Previously, sexual transmission of hepatitis C was thought to be rare. More recently however, there have been increases in the number of transmissions attributed to sex among gay men and other men who have sex with men in Australia, particularly those living with HIV. These increases have also been reported in numerous locations overseas, including the United Kingdom, Europe, and North America.
Hepatitis C is a virus that causes inflammation of the liver and can lead to liver disease such as cirrhosis (scarring of the liver) and even liver cancer. It can be treated but the sooner someone finds out they have hep C and start on treatment, the better the chance their treatments will work. Hep C often shows no symptoms, so many people don’t know they have it. The only way to know for sure is to get tested.
Unlike hepatitis A and B, even if you have had hep C before and cleared it, you can still get it again if you are exposed. Having hep C before does not give you an immunity to it. To reduce the risk of hep C during sex:
- Use condoms and water-based or silicon-based lube during anal sex
- Use gloves and plenty of lube for fisting
- Avoid sharing pots of lube
- Use a new condom on a sex toy each time it gets used, or don’t share sex toys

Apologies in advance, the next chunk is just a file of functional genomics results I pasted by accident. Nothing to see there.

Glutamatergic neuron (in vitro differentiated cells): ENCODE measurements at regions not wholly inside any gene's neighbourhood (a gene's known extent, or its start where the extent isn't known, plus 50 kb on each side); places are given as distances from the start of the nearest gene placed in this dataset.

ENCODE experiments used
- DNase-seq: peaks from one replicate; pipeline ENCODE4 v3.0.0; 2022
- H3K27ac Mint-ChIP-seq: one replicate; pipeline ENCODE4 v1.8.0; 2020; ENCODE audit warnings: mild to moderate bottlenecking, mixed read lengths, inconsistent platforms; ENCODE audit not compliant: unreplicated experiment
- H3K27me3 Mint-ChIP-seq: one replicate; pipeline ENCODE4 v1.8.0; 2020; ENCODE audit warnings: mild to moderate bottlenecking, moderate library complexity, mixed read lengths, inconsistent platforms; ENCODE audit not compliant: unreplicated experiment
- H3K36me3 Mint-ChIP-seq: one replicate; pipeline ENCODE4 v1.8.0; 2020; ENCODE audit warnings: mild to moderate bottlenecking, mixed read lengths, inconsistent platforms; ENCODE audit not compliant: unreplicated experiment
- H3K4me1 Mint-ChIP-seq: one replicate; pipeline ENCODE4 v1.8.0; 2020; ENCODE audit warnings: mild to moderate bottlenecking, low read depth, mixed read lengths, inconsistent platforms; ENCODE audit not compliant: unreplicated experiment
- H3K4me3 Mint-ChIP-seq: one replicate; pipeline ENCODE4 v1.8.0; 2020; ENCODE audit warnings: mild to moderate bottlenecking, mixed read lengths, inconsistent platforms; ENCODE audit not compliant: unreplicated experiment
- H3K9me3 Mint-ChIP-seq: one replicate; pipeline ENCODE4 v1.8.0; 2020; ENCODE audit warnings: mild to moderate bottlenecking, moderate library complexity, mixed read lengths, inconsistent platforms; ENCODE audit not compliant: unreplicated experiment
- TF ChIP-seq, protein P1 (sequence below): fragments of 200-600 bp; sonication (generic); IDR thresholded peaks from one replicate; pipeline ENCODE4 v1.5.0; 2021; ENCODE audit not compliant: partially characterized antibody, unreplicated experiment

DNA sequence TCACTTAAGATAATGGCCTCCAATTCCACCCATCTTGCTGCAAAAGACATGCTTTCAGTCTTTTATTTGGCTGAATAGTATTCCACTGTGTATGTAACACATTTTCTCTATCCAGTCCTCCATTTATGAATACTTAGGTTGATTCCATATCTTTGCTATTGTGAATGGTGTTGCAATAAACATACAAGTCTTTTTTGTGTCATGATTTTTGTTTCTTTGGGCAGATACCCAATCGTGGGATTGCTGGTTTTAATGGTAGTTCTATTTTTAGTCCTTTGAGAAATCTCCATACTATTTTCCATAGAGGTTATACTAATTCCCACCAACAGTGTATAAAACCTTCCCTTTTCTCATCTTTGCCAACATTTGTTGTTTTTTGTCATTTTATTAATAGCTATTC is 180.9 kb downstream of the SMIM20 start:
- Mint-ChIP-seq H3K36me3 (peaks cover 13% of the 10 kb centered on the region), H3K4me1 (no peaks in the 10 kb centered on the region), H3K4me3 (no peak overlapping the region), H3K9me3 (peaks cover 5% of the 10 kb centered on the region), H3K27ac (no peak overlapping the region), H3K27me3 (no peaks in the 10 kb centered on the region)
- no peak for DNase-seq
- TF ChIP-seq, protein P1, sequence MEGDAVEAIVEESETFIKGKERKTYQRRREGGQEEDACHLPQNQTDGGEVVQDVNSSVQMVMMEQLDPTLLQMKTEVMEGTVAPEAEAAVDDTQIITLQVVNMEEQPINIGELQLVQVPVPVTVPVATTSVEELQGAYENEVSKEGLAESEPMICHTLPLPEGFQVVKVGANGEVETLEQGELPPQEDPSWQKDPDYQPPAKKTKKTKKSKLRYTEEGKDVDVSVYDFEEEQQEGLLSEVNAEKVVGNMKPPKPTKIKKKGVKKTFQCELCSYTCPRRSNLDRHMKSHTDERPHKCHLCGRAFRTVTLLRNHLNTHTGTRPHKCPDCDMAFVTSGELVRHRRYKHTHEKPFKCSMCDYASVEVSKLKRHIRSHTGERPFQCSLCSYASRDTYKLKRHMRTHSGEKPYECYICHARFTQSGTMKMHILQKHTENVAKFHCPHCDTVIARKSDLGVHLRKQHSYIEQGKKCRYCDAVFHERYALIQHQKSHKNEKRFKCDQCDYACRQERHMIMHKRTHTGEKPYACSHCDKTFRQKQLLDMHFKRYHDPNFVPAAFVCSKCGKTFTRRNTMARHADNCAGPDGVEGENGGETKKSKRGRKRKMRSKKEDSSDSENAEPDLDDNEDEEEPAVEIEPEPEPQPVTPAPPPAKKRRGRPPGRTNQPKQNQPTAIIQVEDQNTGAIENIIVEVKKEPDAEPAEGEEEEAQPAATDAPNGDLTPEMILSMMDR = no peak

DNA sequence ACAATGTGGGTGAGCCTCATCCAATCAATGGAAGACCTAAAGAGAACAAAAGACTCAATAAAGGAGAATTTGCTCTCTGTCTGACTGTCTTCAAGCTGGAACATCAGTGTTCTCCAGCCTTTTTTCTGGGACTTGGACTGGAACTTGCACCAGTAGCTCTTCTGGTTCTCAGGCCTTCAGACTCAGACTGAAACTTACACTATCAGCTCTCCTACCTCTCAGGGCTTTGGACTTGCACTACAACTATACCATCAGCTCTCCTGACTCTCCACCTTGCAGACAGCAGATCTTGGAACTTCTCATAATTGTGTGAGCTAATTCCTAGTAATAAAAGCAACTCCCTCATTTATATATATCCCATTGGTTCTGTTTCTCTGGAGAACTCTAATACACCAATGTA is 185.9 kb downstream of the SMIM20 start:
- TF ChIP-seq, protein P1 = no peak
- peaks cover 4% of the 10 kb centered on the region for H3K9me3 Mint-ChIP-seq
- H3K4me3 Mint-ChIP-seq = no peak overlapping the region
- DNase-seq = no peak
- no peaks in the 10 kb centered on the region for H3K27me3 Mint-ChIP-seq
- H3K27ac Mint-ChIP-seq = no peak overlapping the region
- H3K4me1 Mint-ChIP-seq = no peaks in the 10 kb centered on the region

- Wash hands and sex toys with warm water and soap between partners and after sex
The New Deal was produced by the Australian Federation of AIDS Organisations (AFAO), the website has been designed to provide gay men with information about sexual transmission of hepatitis C and how to prevent it, testing for and treatment of hepatitis C, as well as information about HIV and hepatitis C co-infection.
AFAO president Willie Rowe points out why the website is needed: “With the recent increases in gay men getting hep C through sex, it is important they are informed about the risks and what they can do to address them.”
Hepatitis C is a significant health issue in its own right but there are particular health concerns for those people living with HIV.
Robert Mitchell, president of the National Association of People with HIV Australia (NAPWHA), explains why this information is important for HIV-positive men.
“Having both HIV and hep C can have serious impacts on the health of HIV-positive people. It can make treating both viruses more difficult and can also increase the progression of hep C and liver disease.”
For more information about hepatitis C and treatment, visit www.thenewdeal.org.au
by Carlos Sepulveda VAC/GMHC
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